U.S. Energy Secretary Steven Chu announced today that Ford, Nissan, and Tesla are among the automakers receiving loans from the Energy Department to build or retool factories that will produce fuel-efficient and electric vehicles.
The $25 billion Advanced Technology Vehicles Manufacturing Loan program was established in 2007, but the funds have been unused until now. Chu had promised upon taking office that the funds would start to be dispersed by April or May. Speaking at Ford's Research and Innovation Center in Dearborn, Chu said Ford would receive $5.9 billion to retool 11 plants in five states; Nissan would receive $1.6 billion to retool its Smyrna, Tenn., plant; and Tesla would receive $465 million to prepare for its Model S sedan.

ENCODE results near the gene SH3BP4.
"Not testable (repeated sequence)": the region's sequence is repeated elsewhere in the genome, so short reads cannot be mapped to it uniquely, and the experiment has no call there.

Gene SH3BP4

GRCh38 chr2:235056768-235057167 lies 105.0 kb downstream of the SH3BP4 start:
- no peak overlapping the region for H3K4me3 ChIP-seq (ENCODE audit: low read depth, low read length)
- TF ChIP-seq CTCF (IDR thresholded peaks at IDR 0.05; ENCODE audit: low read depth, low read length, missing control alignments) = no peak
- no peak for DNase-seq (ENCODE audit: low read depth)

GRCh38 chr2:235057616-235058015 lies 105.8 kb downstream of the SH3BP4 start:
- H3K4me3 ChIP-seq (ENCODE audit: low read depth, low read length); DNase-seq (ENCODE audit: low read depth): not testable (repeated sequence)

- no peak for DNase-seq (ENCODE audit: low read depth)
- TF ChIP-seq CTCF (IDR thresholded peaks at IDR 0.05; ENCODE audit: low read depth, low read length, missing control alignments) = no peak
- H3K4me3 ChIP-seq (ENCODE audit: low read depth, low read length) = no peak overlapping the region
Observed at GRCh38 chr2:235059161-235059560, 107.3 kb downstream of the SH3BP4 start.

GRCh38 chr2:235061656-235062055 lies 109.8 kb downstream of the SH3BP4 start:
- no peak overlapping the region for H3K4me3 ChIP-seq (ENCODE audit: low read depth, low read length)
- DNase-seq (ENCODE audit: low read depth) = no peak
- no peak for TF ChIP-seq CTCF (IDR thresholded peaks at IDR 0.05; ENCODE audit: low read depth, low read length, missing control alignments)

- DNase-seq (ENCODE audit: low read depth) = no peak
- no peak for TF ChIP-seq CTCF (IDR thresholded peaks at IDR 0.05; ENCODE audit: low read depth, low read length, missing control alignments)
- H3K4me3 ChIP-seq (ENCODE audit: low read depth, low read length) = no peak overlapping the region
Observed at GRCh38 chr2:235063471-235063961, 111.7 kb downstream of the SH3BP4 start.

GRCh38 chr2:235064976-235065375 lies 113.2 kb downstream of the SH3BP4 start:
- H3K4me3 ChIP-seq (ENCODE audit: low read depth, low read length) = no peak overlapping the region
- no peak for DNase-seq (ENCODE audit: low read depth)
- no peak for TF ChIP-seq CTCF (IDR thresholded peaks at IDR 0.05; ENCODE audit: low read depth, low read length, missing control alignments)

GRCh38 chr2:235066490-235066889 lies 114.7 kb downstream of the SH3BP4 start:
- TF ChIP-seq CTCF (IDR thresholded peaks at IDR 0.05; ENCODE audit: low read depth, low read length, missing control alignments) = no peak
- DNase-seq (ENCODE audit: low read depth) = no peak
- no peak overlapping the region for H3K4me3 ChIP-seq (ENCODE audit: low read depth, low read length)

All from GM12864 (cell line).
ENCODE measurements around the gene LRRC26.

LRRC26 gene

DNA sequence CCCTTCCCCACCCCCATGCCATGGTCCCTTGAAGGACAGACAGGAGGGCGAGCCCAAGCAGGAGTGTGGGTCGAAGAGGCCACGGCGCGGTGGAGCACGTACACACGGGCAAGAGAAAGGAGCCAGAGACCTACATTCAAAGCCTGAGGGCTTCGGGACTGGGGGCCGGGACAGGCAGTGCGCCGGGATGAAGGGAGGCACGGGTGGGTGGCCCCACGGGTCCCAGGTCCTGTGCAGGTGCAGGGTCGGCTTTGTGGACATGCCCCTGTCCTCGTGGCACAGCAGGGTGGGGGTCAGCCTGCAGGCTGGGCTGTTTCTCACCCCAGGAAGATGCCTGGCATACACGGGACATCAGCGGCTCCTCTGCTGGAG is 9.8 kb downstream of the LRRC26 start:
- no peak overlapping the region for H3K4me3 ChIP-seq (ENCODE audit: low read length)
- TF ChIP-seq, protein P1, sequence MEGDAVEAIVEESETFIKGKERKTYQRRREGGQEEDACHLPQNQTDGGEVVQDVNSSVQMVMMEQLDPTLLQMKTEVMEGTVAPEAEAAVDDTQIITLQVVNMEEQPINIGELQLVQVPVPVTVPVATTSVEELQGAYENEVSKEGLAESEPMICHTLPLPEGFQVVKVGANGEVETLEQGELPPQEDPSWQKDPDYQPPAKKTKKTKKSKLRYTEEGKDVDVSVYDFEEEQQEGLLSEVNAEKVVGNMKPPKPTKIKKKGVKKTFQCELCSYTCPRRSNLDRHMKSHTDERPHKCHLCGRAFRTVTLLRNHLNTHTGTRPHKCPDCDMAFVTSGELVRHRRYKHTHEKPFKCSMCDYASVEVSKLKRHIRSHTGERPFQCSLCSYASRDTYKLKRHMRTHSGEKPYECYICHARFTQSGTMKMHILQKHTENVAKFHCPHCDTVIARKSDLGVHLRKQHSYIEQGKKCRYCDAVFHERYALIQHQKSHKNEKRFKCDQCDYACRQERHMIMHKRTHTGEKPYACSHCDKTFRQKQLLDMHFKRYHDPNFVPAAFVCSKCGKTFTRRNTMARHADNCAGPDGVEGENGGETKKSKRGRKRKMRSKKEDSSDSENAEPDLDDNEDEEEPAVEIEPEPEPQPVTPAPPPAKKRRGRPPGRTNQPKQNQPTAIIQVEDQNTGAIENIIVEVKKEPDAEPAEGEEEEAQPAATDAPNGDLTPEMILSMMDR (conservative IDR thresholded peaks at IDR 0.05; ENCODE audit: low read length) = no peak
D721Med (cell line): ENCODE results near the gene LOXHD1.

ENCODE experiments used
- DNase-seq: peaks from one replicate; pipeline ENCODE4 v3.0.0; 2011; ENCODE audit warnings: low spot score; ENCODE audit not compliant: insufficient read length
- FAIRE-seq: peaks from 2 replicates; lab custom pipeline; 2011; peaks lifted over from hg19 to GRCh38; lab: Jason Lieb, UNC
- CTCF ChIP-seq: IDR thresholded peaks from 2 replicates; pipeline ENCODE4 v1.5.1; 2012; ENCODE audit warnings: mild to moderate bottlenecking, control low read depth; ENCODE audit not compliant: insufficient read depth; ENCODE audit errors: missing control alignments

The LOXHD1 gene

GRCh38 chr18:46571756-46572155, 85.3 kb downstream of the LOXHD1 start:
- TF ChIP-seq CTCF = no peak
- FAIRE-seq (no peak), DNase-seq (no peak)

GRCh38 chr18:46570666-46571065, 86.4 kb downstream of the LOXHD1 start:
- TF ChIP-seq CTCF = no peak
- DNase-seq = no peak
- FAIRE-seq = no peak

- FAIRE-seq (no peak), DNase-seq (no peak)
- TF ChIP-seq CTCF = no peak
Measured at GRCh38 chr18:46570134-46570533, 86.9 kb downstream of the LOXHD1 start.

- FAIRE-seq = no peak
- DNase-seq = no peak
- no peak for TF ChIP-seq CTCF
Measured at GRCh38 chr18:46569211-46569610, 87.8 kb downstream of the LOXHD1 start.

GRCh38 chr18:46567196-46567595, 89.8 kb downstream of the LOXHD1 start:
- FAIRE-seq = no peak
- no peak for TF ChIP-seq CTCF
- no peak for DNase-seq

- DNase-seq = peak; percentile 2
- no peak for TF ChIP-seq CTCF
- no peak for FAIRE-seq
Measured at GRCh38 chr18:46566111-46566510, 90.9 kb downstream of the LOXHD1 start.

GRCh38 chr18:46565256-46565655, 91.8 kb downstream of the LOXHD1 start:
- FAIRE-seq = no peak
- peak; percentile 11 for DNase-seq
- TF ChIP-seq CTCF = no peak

President Obama said the loans "will create good jobs and help the auto industry to meet and even exceed the tough fuel economy standards we've set, while helping us to regain our competitive edge in the world market."
One of the requirements of accepting the federal loans is that any vehicle built using the funds must improve fuel economy by 25 percent. According to the Obama administration, Ford will use its loans to improve the fuel efficiency of more than a dozen of its models, including the Focus, Escape, Taurus, and F-150.
"This green partnership between Ford and the U.S. government will help accelerate the development of advanced technologies for even better fuel efficiency and emissions. Ford is absolutely committed to fuel economy leadership with every new model we introduce. In fact, we plan to invest nearly $14 billion in advanced technology vehicles in the next seven years," said Ford CEO Alan Mulally in a written statement.
Chrysler and GM applied for $6 billion and $10.3 billion, respectively, but were unable to receive funds because of their inability to prove financial viability.